THE AgQuip site west of Gunnedah has seen a steady roll- up of the first big wheels as the largest agricultural supermarket in the southern hemisphere prepares to open.
Organiser Barry Harley has reported many exhibitors setting up well ahead of schedule for the 42nd year of the rural expo.
The Rural Press Events general manager said the fact many of the 800 sites were being set up early for the 3000 companies on show was a good sign that exhibitors wanted to be better prepared. He was also completely unfazed at the prospect of up to 30mm of rain falling in the district this weekend, saying it would probably only encourage more farming families to get out and spend, spend, spend at Australia’s biggest field days.
“Visitor numbers (usually around the 100,000 mark) might fluctuate, but the quality goes up because farming families can’t do much on their farms when it’s raining,” Mr Harley said.
There are 100 new exhibitors this year – something which he’s very proud of as AgQuip celebrates its 42nd year during tough financial times. The big machinery and tractors are back, too, after not being as prevalent in recent years.
“I’m ecstatic. Everyone was predicting because of the tough climatic and economic conditions it would be a hard year, but it’s the best year ever for exhibitor numbers,” Mr Harley said.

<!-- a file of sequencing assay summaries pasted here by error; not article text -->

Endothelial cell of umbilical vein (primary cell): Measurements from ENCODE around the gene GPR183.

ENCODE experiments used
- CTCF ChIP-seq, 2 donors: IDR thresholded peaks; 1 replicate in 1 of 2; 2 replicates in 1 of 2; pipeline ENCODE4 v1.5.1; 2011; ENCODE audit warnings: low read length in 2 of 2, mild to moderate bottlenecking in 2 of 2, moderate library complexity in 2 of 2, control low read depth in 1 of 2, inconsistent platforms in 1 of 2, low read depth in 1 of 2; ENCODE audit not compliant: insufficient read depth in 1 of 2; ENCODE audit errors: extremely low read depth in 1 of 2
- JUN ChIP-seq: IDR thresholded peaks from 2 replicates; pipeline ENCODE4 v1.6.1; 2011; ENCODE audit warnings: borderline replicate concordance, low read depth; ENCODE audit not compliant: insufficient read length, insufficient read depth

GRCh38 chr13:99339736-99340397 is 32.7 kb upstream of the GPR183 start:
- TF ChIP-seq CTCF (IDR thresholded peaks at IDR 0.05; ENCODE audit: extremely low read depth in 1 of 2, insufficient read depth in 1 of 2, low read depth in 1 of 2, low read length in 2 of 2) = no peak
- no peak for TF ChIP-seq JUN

“It’s still growing despite the internet and online sales ... our surveys indicate people still want the tactile experience ... it’s the only place you can see side-by-side, feel, touch, smell, kick competitors’ products.”
It was also the one opportunity in Australia to see the full range of national and international companies’ wares: at other field days you might only get a dealer who generally did not have the full product range on show, he said.
AgQuip is being held from Tuesday to Thursday.
“It’s the perfect platform to launch new product or re-engage existing customers,” Mr Harley said.
“It’s the meeting place of rural Australia.”
Research shows 60 per cent of visitors come from within a 200km radius, while 40 per cent come from between 200-500km and 15 per cent come from outside 500km.